The undoing shows that one person was responsible for the injuries and someone else was responsible for covering her up, concealing her and trying to in their own mind make her comfortable following the violence. I think two different sets of hands were involved, not literally, but this was fairly vicious. When you look at the blow to her head, we don’t know if it was intentional to kill her but it was a pretty heavy blunt object that was used to strike her in the head. Then there’s the pretty severe garrotting taking place, which seemed to be overkill for someone of her size or age. An adult could have easily suffocated her with a hand or strangled her with a hand versus using a cord to end her life.
So those are pretty vicious attacks when you look at the violence involved in the injuries and then, contrary to that, she’s placed and wrapped in a blanket “like a papoose”, according to John’s statement of the discovery of his daughter. That’s more of a caring act towards the victim compared to leaving them sprawled out on the floor for discovery and not protected in a blanket with her favourite nightgown next to her.
In 2013, it was reported that an indictment against the parents was prepared in 1999 by the ruling judge, but wasn’t signed by the DA. How do you feel about this?
I’m surprised that took so long to be revealed. I thought the information might have been released before, but it was a really tightly held secret in the DA’s office. Only a handful of people at Boulder PD were aware and everyone held it close to their chests, until a couple of jurors decided to confirm journalist Charlie Brennan’s thoughts about it when he was enquiring. It’s harder to prove someone killed in a court of law. The grand jury apparently thought there was sufficient ground for
arrest, but Hunter didn’t feel like he could prove that at trial should he charge them. He might have been holding out to see if he could actually charge murder against conspiracy and child abuse. Now that’s no longer an option, and not having had an opportunity to do that before the statute of limitations ran out, no one’s going to be charged. If Burke was responsible for the murder, he was not yet at an age in Colorado to be charged with the crime. You have to be ten years of age in Colorado to be thought old enough to form criminal intent and he was about two weeks away from turning ten. So even if he came out and admitted that he had struck and killed JonBenét – even to this day if he said it publicly – he wouldn’t be charged because he was not of sufficient legal age to be held responsible.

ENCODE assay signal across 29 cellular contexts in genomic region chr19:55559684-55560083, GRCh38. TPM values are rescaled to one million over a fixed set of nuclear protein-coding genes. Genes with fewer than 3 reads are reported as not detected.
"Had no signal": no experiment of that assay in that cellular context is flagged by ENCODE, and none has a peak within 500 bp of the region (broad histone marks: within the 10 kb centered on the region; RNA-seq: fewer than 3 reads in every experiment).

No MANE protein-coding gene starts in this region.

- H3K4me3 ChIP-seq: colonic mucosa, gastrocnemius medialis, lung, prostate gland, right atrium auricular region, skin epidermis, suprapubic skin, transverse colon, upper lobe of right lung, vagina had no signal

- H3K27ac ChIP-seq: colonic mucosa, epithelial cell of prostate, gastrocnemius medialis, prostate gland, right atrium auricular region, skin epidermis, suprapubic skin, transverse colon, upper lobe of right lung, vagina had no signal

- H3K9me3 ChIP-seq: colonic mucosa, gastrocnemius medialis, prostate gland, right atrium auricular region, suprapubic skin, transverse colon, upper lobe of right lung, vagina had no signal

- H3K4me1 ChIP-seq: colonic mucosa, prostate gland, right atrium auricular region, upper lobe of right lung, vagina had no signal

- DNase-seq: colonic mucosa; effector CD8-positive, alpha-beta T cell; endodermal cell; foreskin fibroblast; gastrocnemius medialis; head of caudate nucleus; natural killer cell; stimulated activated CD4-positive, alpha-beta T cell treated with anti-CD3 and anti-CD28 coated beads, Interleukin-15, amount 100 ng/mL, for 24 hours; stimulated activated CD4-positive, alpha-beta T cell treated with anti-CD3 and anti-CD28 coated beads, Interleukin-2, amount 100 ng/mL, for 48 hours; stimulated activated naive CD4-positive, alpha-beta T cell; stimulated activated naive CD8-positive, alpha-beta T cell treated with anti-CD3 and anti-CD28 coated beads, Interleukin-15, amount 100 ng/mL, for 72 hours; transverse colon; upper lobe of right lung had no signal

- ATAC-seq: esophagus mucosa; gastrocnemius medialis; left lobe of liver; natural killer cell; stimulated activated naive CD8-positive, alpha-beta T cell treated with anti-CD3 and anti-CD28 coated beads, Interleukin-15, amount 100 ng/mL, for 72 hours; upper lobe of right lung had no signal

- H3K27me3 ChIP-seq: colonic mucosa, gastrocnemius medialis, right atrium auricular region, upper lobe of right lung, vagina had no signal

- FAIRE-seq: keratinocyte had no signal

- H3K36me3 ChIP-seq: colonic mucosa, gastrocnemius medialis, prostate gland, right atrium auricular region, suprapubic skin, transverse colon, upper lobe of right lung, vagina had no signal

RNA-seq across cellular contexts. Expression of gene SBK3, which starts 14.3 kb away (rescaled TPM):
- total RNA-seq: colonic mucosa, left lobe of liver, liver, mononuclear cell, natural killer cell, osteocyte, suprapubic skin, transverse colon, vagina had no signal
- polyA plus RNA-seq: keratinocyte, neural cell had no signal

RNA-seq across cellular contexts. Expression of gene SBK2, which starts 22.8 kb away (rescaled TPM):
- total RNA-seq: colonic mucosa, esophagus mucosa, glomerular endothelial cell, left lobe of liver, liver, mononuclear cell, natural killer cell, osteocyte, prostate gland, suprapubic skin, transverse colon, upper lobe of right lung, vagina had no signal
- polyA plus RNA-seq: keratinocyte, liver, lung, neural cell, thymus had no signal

In 2008, trace DNA determined that the Ramseys had not been involved in their daughter’s murder. Have there been any new developments or speculations about the murder
I think the most recent thing was the revelation of the grand jury indictments back in 2013. Everyone was under the impression of the grand jury investigation in 1999 that no one had been indicted. People were mislead about the fact that the grand jury, after hearing the evidence, thought that the parents were somehow involved. That was a new revelation and the most revealing piece of the puzzle in the last few years. A lot of people didn’t think it was appropriate that the DA office issued an apology and exonerated them. I think a lot of people who are familiar with that type of evidence would say that trace DNA is not sufficient to… prove someone’s innocence. I don’t think this case is going to be solved by DNA, I think it’s artefact evidence that has nothing to do with who is the perpetrator, at least the DNA that’s out there so far. Who knows if something else might come up and help identify the murderer.
Why do you think Burke has never spoken to the media about his sister’s murder?
I think he probably wants to stay out of the media spotlight. I think it’s probably based on legal advice as well, to not speak to the media. There was a lot of focus and attention on this case both nationally and internationally, and I suspect that the family got tired of that as well and wanted to protect him rather than offer him up for interviews. I talked to a network producer several years ago who said they had made an approach to see if he would be interested in interviewing. I was told he wanted a pretty big sum of money to do so. It sounded like he was willing to do the interview but they weren’t willing to come up with the kind of figure they might have been talking about. That was what was relayed to me by the producer.